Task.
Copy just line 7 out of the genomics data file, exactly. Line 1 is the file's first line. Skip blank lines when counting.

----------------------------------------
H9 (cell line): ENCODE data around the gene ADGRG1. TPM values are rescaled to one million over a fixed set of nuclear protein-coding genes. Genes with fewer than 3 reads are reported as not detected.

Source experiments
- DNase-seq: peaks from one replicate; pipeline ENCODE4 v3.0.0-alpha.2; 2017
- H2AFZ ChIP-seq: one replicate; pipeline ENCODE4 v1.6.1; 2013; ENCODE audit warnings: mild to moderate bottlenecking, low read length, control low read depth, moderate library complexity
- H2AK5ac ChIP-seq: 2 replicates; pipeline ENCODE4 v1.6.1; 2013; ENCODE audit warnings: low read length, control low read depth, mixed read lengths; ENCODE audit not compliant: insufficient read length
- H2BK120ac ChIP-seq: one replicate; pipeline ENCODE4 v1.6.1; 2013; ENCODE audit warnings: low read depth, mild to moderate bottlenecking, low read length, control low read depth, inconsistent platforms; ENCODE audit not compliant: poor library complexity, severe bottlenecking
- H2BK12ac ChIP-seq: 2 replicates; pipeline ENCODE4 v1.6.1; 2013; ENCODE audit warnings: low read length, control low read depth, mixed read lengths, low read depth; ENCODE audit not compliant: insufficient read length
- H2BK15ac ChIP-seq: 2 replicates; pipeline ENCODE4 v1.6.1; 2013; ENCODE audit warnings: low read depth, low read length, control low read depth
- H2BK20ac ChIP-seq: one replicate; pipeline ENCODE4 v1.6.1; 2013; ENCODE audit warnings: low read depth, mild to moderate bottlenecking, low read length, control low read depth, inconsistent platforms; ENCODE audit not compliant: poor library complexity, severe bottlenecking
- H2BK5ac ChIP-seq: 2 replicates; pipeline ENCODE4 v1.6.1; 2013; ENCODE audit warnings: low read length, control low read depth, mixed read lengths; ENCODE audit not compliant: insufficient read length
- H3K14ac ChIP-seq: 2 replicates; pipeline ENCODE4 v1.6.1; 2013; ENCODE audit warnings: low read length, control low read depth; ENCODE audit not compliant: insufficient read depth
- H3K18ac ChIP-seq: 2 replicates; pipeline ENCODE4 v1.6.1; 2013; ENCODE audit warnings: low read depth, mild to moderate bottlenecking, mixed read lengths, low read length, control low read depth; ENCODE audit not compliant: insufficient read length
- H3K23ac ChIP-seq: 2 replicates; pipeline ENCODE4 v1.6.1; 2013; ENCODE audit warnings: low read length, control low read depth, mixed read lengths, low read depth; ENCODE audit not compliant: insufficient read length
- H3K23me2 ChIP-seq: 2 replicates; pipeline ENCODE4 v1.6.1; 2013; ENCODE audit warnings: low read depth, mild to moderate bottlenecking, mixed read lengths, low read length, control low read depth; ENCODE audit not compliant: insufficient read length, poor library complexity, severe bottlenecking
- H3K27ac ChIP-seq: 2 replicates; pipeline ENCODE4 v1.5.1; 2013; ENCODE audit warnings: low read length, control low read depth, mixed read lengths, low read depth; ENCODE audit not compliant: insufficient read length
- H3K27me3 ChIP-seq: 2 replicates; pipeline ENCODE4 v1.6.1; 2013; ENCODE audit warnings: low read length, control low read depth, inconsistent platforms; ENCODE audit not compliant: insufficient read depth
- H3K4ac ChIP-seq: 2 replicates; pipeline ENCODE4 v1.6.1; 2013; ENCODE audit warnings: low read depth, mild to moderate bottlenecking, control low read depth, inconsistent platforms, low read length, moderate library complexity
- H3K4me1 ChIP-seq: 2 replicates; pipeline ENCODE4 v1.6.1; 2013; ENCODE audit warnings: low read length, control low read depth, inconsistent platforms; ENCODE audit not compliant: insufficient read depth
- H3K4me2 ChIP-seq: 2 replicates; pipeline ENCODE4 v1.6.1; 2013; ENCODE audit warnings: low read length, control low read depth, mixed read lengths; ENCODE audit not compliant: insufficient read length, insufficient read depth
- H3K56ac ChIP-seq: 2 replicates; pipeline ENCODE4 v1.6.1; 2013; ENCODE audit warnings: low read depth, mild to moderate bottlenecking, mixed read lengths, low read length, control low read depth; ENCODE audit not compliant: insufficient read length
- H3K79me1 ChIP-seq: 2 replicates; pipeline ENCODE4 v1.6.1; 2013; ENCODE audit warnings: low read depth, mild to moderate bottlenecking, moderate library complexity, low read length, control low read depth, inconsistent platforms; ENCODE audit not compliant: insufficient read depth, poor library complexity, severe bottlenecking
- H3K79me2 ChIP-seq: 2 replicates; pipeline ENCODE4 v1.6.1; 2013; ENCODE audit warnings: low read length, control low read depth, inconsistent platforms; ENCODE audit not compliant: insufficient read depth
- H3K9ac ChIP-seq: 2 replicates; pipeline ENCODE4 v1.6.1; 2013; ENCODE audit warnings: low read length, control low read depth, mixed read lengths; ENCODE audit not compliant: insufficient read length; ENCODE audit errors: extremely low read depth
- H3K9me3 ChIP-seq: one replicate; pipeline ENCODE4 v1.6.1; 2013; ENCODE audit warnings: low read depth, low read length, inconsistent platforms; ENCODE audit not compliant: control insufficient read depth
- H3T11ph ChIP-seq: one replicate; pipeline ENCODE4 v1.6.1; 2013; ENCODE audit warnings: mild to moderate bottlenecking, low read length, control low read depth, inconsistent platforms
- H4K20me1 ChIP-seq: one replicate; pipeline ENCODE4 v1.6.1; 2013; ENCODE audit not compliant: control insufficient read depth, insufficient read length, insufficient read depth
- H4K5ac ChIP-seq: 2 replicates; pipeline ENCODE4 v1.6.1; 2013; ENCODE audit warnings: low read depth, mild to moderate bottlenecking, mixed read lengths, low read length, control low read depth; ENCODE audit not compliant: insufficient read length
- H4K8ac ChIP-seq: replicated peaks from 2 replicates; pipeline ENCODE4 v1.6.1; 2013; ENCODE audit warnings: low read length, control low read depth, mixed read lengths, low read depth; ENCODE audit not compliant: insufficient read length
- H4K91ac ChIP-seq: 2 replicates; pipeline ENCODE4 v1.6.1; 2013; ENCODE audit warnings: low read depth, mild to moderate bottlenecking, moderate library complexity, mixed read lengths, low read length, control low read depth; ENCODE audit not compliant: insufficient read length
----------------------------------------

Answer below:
- H2BK12ac ChIP-seq: 2 replicates; pipeline ENCODE4 v1.6.1; 2013; ENCODE audit warnings: low read length, control low read depth, mixed read lengths, low read depth; ENCODE audit not compliant: insufficient read length